Take action now: Take the Stop Amnesty Challenge.

It's up to you to block Obama's amnesty.
 

Martha Mendoza of AP misleads over crime on U.S.-Mexico border

The latest establishment attempt to support illegal immigration and undercut those who want stronger border enforcement comes from Martha Mendoza of the Associated Press. The original AP title is "AP Impact: US-Mexico border isn't so dangerous" [1] and it's based on statistics contained in a new FBI report [2] and on data they received via a FOIA request from Customs and Border Protection (CBP):

It's one of the safest parts of America, and it's getting safer.

It's the U.S.-Mexico border, and even as politicians say more federal troops are needed to fight rising violence, government data obtained by The Associated Press show it actually isn't so dangerous after all.

The top four big cities in America with the lowest rates of violent crime are all in border states: San Diego, Phoenix, El Paso and Austin, according to a new FBI report. And an in-house Customs and Border Protection report shows that Border Patrol agents face far less danger than street cops in most U.S. cities.

1. Its about 236 miles from Austin to the nearest major Mexican city (Nuevo Laredo). San Antonio is closer to the border, and it's a larger city. Considering that their crime rates are about the same [2] it's unclear why she used Austin. However, both cities aren't really in the border area, unless you have a Washington DC mindset. Phoenix is also not on the border. Unfortunately, the FBI statistics only show larger cities, and the only larger cities that are right on the border are El Paso and San Diego. It's misleading to pretend that statistics for a college, high-tech, and administration center like Austin that's hours from the border is representative of border crime.

2. The violent crime rate for Phoenix is 0.5% per capita, but that for Tucson is 0.65% per capita. The latter city is closer to the border but still not on the border.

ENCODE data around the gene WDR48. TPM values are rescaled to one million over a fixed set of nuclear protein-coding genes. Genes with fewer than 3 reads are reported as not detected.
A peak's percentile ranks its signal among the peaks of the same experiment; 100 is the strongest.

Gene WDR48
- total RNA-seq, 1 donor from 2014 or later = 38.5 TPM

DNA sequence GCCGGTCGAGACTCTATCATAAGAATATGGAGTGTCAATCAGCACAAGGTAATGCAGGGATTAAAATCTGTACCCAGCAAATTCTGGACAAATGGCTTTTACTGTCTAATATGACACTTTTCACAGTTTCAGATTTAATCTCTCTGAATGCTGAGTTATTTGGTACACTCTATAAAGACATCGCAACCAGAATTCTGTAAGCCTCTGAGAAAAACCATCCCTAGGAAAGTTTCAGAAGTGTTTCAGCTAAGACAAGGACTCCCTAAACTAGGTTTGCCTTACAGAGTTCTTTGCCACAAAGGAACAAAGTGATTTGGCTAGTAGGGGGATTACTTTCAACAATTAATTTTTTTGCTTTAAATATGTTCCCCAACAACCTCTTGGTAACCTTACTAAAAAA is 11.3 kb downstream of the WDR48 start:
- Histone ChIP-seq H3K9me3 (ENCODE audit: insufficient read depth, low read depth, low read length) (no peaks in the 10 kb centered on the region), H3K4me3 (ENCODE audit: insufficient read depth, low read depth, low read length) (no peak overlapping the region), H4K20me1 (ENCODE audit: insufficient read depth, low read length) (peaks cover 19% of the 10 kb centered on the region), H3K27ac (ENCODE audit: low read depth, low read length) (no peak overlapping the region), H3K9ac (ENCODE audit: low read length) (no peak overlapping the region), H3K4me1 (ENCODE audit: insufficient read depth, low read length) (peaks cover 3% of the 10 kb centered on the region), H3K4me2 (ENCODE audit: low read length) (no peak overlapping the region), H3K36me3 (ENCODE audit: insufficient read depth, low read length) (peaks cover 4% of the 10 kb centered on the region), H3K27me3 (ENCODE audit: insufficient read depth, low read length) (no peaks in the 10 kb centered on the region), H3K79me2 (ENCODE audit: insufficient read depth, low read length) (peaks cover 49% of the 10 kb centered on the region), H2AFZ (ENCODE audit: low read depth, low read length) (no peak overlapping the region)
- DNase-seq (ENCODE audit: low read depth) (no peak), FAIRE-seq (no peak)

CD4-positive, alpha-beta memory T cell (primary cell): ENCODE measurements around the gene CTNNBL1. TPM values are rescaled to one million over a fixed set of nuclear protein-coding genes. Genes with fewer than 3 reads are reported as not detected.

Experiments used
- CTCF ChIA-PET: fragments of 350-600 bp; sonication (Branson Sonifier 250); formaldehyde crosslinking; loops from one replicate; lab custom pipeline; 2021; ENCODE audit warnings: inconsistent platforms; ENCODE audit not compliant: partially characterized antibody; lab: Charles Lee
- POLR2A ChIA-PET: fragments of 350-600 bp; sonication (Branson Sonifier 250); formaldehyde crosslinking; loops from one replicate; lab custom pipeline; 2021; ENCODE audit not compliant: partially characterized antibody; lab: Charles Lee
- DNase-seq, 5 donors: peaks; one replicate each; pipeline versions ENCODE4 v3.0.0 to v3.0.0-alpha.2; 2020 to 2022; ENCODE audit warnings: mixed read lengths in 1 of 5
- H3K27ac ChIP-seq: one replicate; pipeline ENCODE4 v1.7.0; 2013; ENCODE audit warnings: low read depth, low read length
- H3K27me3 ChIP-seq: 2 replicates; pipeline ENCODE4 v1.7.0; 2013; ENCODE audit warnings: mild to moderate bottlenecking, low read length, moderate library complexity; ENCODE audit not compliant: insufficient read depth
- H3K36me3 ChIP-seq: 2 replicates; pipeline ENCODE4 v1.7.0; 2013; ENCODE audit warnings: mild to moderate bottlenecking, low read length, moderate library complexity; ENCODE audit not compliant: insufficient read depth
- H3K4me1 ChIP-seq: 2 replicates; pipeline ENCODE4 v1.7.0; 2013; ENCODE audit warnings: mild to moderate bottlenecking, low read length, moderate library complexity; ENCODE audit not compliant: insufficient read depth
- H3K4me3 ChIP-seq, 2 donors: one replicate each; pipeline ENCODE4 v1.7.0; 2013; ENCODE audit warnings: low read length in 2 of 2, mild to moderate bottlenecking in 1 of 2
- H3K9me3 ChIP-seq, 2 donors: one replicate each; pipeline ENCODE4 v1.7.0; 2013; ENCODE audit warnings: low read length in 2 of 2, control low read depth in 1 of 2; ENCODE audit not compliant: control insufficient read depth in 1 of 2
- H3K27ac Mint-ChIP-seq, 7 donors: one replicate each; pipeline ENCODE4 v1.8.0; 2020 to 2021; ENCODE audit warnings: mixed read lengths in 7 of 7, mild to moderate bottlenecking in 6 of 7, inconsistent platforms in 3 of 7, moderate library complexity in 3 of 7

3. Those who enter illegally over the border won't necessarily stay there: most will move to other cities and will have an impact on those cities' crime rates. Mendoza's article doesn't mention that.

4. Violent crime only tells part of the story. See all of the entries on the immigration terrorism page. And, just as pernicious is the possibility that local officials have been corrupted into allowing drug or human smuggling.

5. Crimes against illegal aliens stand a lesser chance of being reported than crimes against others; such crimes won't appear in the statistics.

6. The article contains "I have to say, a lot of this is way overblown," said Gary Brasher of Tuboc, Arizona, who is president of the Coalition for a Safe and Secure Border. From their site [3], make of it what you will:

[A permanent checkpoint on the I-19 corridor between Nogales and Tucson] is essentially a monument to over 3 decades of this obviously flawed strategy that will be circumvented by smugglers. This will inevitably result in illegal and violent activities moving into our neighborhoods along the I-19 corridor... It is also important to note that it is not the intent of the CSSB or this blog to criticize the service of the men and women serving in the Border Patrol. In fact, many residents in this area have been victims of crime perpetrated by smugglers and the Border Patrol has often been the first responders.

7. The article contains:

"Politicians are hyping up this incredible fear across the country about the border, but these numbers show these are lies being perpetrated on the American public," said immigrant advocate Isabel Garcia at Tucson-based Derechos Humanos. "The warnings about violence are just an excuse to crack down on migrants who want to work and be with their families."

Read about her at the links.

[1] news-sentinel.com/apps/pbcs.dll/
article?AID=/SE/20100603/NEWS/6030350

[2] www.fbi.gov/ucr/prelimsem2009/index.html

[3] secureborder.blogspot.com/2007/07/
citizens-for-safe-secure-border.html

Other tags: immigration crime

Thu, 06/03/2010 - 16:05 · Importance: 4